We and others have shown that c-Src activity is elevated when it is associated with Cas (15, 22). In contrast, Cas constructs lacking the c-Src-binding sites, such as triple mutant Cas, do not promote c-Src activity and substrate phosphorylation (15). The finding that c-Src/Cas interactions were elevated in Cas-overexpressing cells and that these interactions were required for promotion of Cas-induced resistance to the inhibitory effects of tamoxifen on BrdUrd incorporation suggested that phosphorylation of c-Src substrates may be important in this pathway. One particularly attractive candidate c-Src target is tyrosine 845 (Y845) on the EGFR, which is phosphorylated by c-Src and contributes to EGF-coupled, G protein–coupled, and growth hormone–mediated cell proliferation (14, 24–27). To determine whether phosphorylation of Y845 could be elevated under conditions of Cas overexpression, MCF-7 cells that overexpress WT EGFR in response to doxycycline (Tet-on) were transiently transfected with control plasmids (vector) or plasmids encoding either WT or triple mutant Cas. As expected, EGFR expression was induced upon doxycycline treatment (Fig. 4A,, middle), and this was independent of Cas overexpression (Fig. 4A,, bottom). Phosphorylation of Y845 was enhanced in cells overexpressing WT Cas (Fig. 4A,, top, compare lanes 2 and 4) but to a lesser degree by triple mutant Cas (Fig. 4A , top, lane 6). Because the cells were not exposed to EGF under these conditions, this increase in phosphorylation of Y845 seems to be independent of ligand binding.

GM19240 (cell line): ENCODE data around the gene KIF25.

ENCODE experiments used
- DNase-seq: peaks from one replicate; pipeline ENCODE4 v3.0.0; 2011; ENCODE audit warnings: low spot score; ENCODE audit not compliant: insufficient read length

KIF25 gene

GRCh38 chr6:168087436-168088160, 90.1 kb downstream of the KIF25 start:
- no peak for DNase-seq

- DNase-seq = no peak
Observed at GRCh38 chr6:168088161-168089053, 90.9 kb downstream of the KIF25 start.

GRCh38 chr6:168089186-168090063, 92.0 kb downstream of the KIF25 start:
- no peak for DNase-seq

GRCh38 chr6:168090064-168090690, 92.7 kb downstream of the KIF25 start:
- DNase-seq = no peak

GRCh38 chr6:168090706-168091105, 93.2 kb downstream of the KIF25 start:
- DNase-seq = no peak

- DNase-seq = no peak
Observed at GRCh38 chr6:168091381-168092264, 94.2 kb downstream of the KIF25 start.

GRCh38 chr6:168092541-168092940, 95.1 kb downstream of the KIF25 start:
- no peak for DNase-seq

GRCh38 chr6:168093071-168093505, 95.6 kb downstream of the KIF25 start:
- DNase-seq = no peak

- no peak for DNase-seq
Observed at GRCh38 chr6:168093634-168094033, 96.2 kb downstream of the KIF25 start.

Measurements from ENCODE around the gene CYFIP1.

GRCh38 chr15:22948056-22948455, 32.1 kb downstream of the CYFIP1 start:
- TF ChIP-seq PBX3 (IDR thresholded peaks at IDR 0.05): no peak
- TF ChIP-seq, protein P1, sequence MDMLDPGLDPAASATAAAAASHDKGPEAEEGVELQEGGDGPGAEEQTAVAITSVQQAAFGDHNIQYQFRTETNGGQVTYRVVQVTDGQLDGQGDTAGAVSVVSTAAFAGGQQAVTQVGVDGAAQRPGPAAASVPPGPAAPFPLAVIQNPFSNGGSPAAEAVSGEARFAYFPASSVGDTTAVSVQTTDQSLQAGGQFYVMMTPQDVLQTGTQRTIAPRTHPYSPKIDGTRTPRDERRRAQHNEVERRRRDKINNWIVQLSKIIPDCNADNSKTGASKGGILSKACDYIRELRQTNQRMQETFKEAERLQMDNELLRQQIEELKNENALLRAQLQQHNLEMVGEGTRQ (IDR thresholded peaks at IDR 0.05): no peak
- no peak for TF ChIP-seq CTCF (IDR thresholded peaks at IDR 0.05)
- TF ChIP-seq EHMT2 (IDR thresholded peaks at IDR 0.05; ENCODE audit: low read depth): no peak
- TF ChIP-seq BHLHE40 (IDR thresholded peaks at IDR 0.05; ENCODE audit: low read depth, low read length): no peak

EGFR levels in parental MCF-7 cells are low (28), making it difficult to detect Y845 phosphorylation on the endogenous receptor. However, despite the low level of EGF receptors, MCF-7 cells are EGF responsive for proliferation (29). To confirm that EGFR signaling was intact in the Cas-inducible stable MCF-7 cells used in these studies, cells grown in the presence (endogenous Cas) or absence (7-fold Cas overexpression) of doxycycline for 48 hours and stimulated with 100 ng/mL EGF for 15 minutes showed a marked EGF-dependent increase in EGFR phosphorylation (Fig. 4B,, top) and ERK activation (Fig. 4B,, middle). Cas expression levels did not seem to alter these EGF-dependent responses (Fig. 4B, compare lanes 3 and 4).